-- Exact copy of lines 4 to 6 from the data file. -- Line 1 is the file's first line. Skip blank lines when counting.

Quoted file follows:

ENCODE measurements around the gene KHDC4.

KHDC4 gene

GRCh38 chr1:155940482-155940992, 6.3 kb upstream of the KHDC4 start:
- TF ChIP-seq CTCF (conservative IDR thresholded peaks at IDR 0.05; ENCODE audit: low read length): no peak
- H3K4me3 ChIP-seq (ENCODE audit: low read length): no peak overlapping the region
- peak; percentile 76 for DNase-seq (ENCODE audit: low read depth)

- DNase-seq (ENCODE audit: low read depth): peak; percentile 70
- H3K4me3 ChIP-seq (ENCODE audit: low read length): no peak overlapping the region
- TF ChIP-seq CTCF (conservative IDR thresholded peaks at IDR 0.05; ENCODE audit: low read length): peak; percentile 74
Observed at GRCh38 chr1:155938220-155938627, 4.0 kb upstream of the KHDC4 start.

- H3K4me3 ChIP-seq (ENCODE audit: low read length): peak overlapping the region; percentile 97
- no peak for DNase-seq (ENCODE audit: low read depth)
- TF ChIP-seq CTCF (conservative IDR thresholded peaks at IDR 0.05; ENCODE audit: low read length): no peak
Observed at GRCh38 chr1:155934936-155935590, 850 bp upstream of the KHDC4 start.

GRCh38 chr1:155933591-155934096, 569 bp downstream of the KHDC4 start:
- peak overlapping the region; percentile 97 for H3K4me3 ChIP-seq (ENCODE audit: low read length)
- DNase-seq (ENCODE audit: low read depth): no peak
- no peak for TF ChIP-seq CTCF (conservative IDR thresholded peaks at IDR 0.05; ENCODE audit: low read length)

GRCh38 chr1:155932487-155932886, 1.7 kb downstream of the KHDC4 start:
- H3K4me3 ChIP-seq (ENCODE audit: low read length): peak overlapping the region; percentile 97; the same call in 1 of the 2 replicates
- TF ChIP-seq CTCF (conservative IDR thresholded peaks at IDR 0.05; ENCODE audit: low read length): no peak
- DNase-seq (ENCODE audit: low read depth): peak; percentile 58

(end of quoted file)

- TF ChIP-seq CTCF (conservative IDR thresholded peaks at IDR 0.05; ENCODE audit: low read length): no peak
- H3K4me3 ChIP-seq (ENCODE audit: low read length): no peak overlapping the region
- peak; percentile 76 for DNase-seq (ENCODE audit: low read depth)